Tag: animals

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The Cats of University Heights: Burglar

Our newest addition to the series verifies the not-so-old-adage that the best camera is the one with you. Because of the shocking number of Alabama kitty sightings, I now regularly include the street in my regular walking route, looking for more. Few days back, as dusk settled into night, I barely made out a white cat with orange markings sitting in a yard; photo wanted. But as I approached the fence, a dog barked from inside the house. There really wasn’t enough light to use iPhone X, anyway, so I gave up.

Twice yesterday, I walked by the property, hoping to see the beastie again. On the second go, the furball approached from the cross street strutting quickly down the sidewalk my way. Paying no attention to me, the kitty scooted into a yard. By the time I came up to the corner of the fence, iPhone X already out and camera app open, the cat had reached the house and started climbing up the side of the building to a window ledge—or so it seemed. I wrongly assumed that the meowing feline asked to be let in. Failing to understand what was transpiring, I missed the perfect shot—or series of them. Nevertheless I got something memorable, because of the smartphone’s camera.

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The Cats of University Heights: Reddy

After days of sun and unseasonably mild (and dry) weather, clouds blanket San Diego this morning. Overcast skies are excellent photography weather, and I just had to take a cat walk (accompanied by my beautiful wife). Along Georgia Street, between Adams and Madison, Anne spotted a fluffly ginger-light—tan, if you ask me—rolling around a lawn. Just then, the owner parked his vehicle, and by the looks of dress and carry-alls, he had returned from the gym.

He told us about Reddy—a one-eyed, 10 year-old male without a tail. The family found him as a kitten, with apparent injury that later required his tail to be amputated. Reddy lost his eye years later, when wearing a collar. Something caught on a fence—and, well, let’s spare the gruesome details. But suffice to say he notched the second of two lives, and, you know, he can’t afford to lose any more body parts. 

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The Cats of University Heights: Brawn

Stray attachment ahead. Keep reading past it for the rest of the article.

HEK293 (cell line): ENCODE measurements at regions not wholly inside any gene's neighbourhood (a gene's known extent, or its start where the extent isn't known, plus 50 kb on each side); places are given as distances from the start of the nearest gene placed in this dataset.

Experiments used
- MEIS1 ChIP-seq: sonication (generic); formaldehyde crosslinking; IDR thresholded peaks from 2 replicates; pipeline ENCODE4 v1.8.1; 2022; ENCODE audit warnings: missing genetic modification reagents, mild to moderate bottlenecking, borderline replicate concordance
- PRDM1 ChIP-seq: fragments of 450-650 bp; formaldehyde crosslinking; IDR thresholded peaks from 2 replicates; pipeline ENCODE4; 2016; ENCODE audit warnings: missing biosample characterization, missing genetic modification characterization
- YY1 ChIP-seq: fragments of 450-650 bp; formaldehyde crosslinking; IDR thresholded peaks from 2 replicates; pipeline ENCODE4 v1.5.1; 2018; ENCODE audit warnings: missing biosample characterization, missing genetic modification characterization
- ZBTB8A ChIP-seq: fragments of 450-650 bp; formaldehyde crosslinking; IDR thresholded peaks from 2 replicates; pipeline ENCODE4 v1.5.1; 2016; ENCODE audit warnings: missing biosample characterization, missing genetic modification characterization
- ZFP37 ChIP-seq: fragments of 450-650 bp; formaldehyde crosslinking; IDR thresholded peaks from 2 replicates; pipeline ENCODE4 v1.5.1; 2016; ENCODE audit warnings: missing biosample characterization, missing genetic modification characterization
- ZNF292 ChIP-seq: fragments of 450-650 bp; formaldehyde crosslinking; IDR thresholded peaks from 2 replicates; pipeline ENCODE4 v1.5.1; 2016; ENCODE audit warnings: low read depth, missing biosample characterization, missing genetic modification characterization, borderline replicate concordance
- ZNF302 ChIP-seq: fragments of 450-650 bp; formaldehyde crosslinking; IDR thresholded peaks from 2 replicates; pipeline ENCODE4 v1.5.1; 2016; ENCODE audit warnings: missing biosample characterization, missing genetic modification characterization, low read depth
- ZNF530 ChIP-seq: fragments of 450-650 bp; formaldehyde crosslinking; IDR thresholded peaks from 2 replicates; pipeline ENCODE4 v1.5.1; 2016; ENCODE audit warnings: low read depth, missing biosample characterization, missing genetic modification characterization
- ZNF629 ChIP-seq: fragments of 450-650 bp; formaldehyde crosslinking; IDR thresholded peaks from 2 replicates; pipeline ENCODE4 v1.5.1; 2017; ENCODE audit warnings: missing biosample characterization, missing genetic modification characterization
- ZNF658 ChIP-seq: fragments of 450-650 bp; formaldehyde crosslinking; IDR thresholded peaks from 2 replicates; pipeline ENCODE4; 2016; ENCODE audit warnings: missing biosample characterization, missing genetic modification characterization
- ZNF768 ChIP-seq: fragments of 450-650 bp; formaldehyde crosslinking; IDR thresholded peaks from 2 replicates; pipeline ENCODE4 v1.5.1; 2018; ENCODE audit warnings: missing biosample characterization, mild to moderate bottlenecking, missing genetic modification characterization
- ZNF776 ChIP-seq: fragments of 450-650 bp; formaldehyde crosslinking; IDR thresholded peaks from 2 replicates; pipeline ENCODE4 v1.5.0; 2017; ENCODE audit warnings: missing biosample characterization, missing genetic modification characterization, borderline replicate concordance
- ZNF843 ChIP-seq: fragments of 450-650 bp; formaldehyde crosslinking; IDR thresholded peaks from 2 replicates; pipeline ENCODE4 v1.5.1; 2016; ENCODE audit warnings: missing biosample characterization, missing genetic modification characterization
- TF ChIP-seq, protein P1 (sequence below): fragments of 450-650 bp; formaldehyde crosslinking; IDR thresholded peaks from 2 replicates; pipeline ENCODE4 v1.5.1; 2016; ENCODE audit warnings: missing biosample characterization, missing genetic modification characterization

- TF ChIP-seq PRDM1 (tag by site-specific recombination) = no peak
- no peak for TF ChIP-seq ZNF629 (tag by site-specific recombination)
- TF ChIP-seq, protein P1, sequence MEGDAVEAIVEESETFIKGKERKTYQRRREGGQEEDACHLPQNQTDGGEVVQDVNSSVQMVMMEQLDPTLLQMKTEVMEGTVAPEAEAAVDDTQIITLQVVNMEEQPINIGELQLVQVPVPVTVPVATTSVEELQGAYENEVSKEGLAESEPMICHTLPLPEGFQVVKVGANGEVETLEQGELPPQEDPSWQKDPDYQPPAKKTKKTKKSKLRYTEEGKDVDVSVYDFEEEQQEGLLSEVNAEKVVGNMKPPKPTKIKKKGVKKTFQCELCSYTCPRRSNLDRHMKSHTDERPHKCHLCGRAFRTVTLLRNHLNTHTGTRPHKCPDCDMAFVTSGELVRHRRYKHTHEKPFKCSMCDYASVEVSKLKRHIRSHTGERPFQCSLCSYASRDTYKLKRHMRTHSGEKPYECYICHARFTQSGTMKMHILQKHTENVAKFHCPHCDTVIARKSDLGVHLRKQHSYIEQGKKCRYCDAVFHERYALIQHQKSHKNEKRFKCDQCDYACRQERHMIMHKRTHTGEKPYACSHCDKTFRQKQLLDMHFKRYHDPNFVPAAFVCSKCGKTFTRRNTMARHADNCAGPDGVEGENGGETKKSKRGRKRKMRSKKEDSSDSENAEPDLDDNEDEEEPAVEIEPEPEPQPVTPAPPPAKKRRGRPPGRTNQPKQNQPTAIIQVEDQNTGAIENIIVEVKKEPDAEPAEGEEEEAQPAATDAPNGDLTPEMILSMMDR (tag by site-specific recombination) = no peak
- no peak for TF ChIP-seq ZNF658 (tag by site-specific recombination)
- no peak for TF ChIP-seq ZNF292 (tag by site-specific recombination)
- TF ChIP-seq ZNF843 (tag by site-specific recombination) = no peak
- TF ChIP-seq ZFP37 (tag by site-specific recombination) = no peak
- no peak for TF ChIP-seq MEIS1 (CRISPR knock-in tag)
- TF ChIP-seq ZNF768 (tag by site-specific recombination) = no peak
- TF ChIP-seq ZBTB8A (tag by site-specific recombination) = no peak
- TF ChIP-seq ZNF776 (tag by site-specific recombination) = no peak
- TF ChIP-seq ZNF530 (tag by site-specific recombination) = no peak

Dec. 10, 2017, as I walked down Louisiana, a handsome orange tabby presented himself—somewhere between Madison and Monroe, perhaps beyond. I thought at first that he might be a similarly colored cat spotted on the same street seven months ago. But on close inspection, differences are clear enough, and the animals displayed different temperament: One was friendly, the other standoffish.

I nickname this husky, handsome shorthair: Brawn. We never got close. I shot the Featured Image, which is cropped about 100 percent, using iPhone X. Vitals: f/2.4, ISO 16, 1/216 sec, 6mm; 2:47 p.m. PST.

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The Cats of University Heights: Frolic

Along Alabama Street—on the same block where live Goldie, Itchy Valentino, Mr. Kitty, and Nine—there plays a a lovely feline that I started watching closely last month. The first photographs were okay, but not great. I returned repeatedly, hoping for a better set and to discover the animal’s name. I got the first, on Dec. 3, 2017, but not the second.

I dub the shorthair: Frolic, for how quickly he gets around. The cat is energetic and playful; I wish he would spend less time on the side of the street and meandering around parked cars. The Featured Image, shot with iPhone X, is first in a series leading up to the big portrait. Vitals: f/2.4, ISO 16, 1/120 sec, 6mm; 11:59 a.m. PST. 

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The Cats of University Heights: Twain

I greatly respect people who keep their blinds drawn open. That’s how we live. Pretty much anyone can see in any of our windows anytime of day or night—not that I invite you to step up and gawk. What’s the point of all that glass if you can’t look out or let the outside in (eh, like sunlight)? This series features a number of felines sitting inside windows, staring out: CoolCurious, Glass, KitSeeker, StarStill, and Watcher.

Open blinds reveal, in the windows’s lower right side, a handsome tiger sitting on a cat tree. Another relaxes on the sofa. Their owners earn my praise for enabling the furballs to look out. Good for them! 

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The Cats of University Heights: Sunshine

Few neighborhood intersections could be more dangerous to people, or to animals, than where Adams Ave. and Park Blvd meet. So I was surprised to discover a kitty nearby there on Dec. 5, 2017. As my wife and I walked by, I heard meowing—then stopped and stepped back to see a long-hair tortoiseshell rustling before a closed door to be let in. I pulled out iPhone X and knelt down to take some quick photos; she scurried to us across the walkway to the sidewalk seeking pats and attention.

I nickname the feline Sunshine, for being such a ray of delight; she also reminds me of our Cali. The cat moved around so much, and in contrasting areas of shade and light, that capturing good portraits proved challenging.